Re: How long is it acceptable to leave *undistributable* files in the kernel package?
Thiemo Seufer wrote:
> Brian Thomas Sniffen wrote:
>>as to why the GPL prohibits
>>distributing linkages of GPL'd and GPL-incompatible code.
> It doesn't. If some work includes a GPL'ed work and is distributed,
> then the whole work must be GPL compatible. This doesn't extend to a
> collection of works.
>From the GPL:
> These requirements apply to the modified work as a whole. If
> identifiable sections of that work are not derived from the Program,
> and can be reasonably considered independent and separate works in
> themselves, then this License, and its terms, do not apply to those
> sections when you distribute them as separate works. But when you
> distribute the same sections as part of a whole which is a work based
> on the Program, the distribution of the whole must be on the terms of
> this License, whose permissions for other licensees extend to the
> entire whole, and thus to each and every part regardless of who wrote it.
Note the last sentence, and note in particular that it does not refer to
a "derived work" but instead to a "work based on the Program". This
phrase is defined earlier:
> a "work based on the Program" means either the Program or any
> derivative work under copyright law: that is to say, a work
> containing the Program or a portion of it, either verbatim or with
> modifications and/or translated into another language.
While the first part of the definition says "derivative work under
copyright law", the second part clarifies what that is intended to mean:
anything that contains part or all of the Program, modified or not. I
suspect they simply assumed that no interpretation of "derivative work"
could possibly exclude two things compiled into the same binary, or two
things closely linked together. While the issue of whether dynamic
linking creates a derived work is heavily debated (personally, I think
it clearly does), I have never seen any doubt that statically linking
two things into the same binary creates a derived work, until this
discussion. Furthermore, I have never seen debian-legal participants
argue so vehemently to ignore a licensor's interpretation of their
license before, especially not to support non-free software in doing so.
In the next section of the GPL, the intent becomes even more clear:
> Thus, it is not the intent of this section to claim rights or contest
> your rights to work written entirely by you; rather, the intent is to
> exercise the right to control the distribution of derivative or
> collective works based on the Program.
This explicitly covers the case you mention.
Switching from the GPL back to your mail:
> For some binary driver, you have to show why a bunch of kernel modules
> is included in the kernel, and why the fact you can drop them easily
> from a compilation doesn't reinforce the idea it's a collection of
When they are linked into the kernel binary, the resulting binary is
clearly a derivative of both the kernel and the drivers; to use your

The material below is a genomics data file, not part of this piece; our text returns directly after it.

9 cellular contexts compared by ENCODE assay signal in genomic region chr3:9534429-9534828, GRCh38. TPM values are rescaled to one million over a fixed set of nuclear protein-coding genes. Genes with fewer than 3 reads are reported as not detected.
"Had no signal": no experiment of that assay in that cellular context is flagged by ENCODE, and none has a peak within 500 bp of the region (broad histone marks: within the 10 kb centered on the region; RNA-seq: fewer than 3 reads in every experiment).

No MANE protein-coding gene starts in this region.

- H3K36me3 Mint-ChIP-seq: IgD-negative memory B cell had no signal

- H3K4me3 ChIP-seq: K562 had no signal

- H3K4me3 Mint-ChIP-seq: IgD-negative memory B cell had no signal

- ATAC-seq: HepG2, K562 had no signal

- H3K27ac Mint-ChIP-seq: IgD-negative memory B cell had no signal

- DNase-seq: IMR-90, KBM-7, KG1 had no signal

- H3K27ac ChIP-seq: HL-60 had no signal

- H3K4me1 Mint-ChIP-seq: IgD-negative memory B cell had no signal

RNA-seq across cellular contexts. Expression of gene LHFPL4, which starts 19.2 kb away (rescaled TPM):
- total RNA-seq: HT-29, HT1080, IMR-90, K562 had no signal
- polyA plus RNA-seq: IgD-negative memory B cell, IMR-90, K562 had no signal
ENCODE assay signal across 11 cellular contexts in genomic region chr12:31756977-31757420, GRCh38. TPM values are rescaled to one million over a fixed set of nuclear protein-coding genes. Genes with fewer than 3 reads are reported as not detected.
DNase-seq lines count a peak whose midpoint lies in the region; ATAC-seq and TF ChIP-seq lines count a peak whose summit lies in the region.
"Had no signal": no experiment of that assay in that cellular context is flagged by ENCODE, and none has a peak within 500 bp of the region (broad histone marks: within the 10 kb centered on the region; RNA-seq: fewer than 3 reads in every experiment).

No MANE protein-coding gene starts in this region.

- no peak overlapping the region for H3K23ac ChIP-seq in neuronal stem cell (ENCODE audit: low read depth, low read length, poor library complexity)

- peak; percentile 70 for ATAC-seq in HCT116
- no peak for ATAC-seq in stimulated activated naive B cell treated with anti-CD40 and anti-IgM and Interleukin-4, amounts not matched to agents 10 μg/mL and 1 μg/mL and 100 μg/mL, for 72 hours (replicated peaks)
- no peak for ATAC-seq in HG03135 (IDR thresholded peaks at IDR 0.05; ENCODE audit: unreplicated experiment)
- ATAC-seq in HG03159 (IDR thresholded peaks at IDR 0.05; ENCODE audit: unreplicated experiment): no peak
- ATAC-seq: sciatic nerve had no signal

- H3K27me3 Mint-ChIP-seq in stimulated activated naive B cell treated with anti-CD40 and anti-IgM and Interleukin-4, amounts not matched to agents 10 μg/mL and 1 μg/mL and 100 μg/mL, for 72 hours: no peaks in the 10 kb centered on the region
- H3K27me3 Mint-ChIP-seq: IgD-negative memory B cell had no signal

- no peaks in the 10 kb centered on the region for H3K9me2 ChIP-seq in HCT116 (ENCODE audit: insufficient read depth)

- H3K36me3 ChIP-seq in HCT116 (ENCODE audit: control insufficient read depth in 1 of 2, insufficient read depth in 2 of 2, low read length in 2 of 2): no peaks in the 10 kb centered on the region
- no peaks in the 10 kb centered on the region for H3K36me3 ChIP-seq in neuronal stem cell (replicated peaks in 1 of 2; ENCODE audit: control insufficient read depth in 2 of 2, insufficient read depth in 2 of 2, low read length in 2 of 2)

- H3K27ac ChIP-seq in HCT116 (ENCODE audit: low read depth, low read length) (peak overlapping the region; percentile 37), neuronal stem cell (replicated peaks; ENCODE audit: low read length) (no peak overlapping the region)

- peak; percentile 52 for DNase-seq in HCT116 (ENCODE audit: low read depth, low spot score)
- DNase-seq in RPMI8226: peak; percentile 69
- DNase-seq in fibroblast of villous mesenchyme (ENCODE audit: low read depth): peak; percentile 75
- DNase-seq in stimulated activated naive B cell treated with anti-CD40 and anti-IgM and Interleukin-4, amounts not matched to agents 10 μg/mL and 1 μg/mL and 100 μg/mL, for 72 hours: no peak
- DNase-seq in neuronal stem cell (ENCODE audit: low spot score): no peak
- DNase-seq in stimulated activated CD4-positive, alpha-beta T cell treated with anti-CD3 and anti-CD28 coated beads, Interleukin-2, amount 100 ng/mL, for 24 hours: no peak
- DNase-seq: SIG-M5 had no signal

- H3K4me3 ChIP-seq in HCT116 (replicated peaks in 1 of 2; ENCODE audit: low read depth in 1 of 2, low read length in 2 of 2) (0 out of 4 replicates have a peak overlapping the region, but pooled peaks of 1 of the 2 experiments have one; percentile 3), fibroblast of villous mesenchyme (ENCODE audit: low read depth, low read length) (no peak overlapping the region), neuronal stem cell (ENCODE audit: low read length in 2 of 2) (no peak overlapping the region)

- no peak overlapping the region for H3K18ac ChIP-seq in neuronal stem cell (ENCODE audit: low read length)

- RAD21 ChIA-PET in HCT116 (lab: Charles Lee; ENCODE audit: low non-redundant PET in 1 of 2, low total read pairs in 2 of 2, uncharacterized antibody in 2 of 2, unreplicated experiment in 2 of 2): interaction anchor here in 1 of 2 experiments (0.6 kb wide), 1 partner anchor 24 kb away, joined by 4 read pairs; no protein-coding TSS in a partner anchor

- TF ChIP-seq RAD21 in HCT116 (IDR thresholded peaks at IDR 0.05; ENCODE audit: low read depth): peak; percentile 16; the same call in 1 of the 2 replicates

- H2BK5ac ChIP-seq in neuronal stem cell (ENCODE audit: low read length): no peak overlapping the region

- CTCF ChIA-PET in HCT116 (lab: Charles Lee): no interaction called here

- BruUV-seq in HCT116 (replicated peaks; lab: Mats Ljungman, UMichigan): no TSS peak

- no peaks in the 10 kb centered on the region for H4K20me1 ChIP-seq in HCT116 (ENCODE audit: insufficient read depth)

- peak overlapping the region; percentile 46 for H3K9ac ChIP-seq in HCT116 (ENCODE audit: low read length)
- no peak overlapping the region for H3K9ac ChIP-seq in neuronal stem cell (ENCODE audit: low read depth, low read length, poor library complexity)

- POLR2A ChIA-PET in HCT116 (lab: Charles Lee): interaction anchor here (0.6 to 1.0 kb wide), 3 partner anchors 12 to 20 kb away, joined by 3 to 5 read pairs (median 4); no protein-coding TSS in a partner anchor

description, they are no longer easily separable. Furthermore, kernel
modules interface heavily with the kernel. They include kernel header
files, call kernel functions, and modify kernel data structures. That
most definitely makes them derivatives of the kernel, based on the above
definition from the GPL.
> For some firmware, you have to explain how this provision becomes
> relevant, that is why the definition of "source" makes sense for it,
> why the presence of this firmware constitutes an inclusion when it's
> only use is to be loaded in a separate device, and how exactly
> moving it to a userland file makes a difference.
Firmware embedded as a binary C array in a driver becomes either part of
the kernel binary or part of the module binary. In either case, unless
you happen to know the exact offset and length of the array in the
binary, the works are inseparable. In addition, one (the driver) will
not function without the other (the firmware). So while the firmware is
not necessarily a derivative work of the kernel driver, the kernel
driver is definitely a derivative work of the firmware. The kernel
driver is clearly a derivative work of the kernel as well (see above),
so at a minimum, this either makes the kernel driver non-distributable
(unless the GPL is extended to the firmware, which would make the
firmware non-distributable since it has no source to satisfy the GPL
with). Furthermore, if the driver is compiled into the kernel, the
kernel binary is derived from the driver. I would argue that most of
this also applies when the driver is in source form, as well, based on
the definitions in the GPL and based on the fact that the driver does
significantly more interfacing with the firmware than just loading it to
>>I would be much more convinced if I saw an argument from the
> I don't say "GPL incompatible" firmware is OK. I say I can't prove it's
> _not_ OK, while its copyright holder claims it is. Without proof to the
> contrary, I'd rather follow his idea of what his work actually is.
The copyright holder of what? The copyright holder of the firmware
often hasn't given any permission at all to that firmware, or has given
permissions such as the GPL that are not satisfiable without source,
which they don't provide. The copyright on the kernel is held by many
different people, some of which strongly believe GPL-incompatible and/or
binary-only firmware violates their copyright.
- Josh Triplett